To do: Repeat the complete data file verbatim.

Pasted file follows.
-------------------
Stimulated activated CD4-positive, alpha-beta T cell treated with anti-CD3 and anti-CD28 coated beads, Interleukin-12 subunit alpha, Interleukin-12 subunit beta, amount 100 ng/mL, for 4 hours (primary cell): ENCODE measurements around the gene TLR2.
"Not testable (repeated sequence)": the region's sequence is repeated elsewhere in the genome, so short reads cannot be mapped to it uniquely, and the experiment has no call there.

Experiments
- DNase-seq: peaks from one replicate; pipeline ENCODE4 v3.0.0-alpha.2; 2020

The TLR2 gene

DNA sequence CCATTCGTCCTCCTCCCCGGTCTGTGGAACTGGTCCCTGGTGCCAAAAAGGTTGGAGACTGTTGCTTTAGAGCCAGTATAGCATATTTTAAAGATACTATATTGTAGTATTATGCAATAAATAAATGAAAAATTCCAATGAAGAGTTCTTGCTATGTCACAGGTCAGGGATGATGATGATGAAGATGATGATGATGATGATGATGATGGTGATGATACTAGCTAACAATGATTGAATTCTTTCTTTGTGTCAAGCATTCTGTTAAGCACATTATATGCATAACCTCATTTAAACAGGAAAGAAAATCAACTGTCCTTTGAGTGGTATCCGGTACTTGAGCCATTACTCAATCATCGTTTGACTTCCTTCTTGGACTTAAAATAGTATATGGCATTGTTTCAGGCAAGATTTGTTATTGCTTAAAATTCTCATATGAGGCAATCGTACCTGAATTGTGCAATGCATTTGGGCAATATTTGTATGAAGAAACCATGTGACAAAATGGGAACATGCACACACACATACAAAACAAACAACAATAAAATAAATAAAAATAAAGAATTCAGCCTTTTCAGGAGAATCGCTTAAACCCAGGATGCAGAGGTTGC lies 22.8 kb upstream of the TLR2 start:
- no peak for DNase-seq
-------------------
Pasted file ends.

Stimulated activated CD4-positive, alpha-beta T cell treated with anti-CD3 and anti-CD28 coated beads, Interleukin-12 subunit alpha, Interleukin-12 subunit beta, amount 100 ng/mL, for 4 hours (primary cell): ENCODE measurements around the gene TLR2.
"Not testable (repeated sequence)": the region's sequence is repeated elsewhere in the genome, so short reads cannot be mapped to it uniquely, and the experiment has no call there.

Experiments
- DNase-seq: peaks from one replicate; pipeline ENCODE4 v3.0.0-alpha.2; 2020

The TLR2 gene

DNA sequence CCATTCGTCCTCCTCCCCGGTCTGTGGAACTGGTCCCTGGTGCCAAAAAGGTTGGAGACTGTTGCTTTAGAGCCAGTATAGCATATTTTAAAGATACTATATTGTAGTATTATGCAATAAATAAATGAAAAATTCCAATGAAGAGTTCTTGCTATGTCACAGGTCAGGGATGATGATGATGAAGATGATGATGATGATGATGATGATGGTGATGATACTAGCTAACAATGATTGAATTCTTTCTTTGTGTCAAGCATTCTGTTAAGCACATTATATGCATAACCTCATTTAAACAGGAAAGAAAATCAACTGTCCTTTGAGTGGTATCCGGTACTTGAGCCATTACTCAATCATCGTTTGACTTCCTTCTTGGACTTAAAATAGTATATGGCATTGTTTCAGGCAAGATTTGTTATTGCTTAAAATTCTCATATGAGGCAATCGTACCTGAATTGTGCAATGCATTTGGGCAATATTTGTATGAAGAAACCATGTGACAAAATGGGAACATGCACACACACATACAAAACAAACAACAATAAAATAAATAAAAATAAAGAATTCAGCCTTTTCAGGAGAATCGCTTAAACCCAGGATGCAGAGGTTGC lies 22.8 kb upstream of the TLR2 start:
- no peak for DNase-seq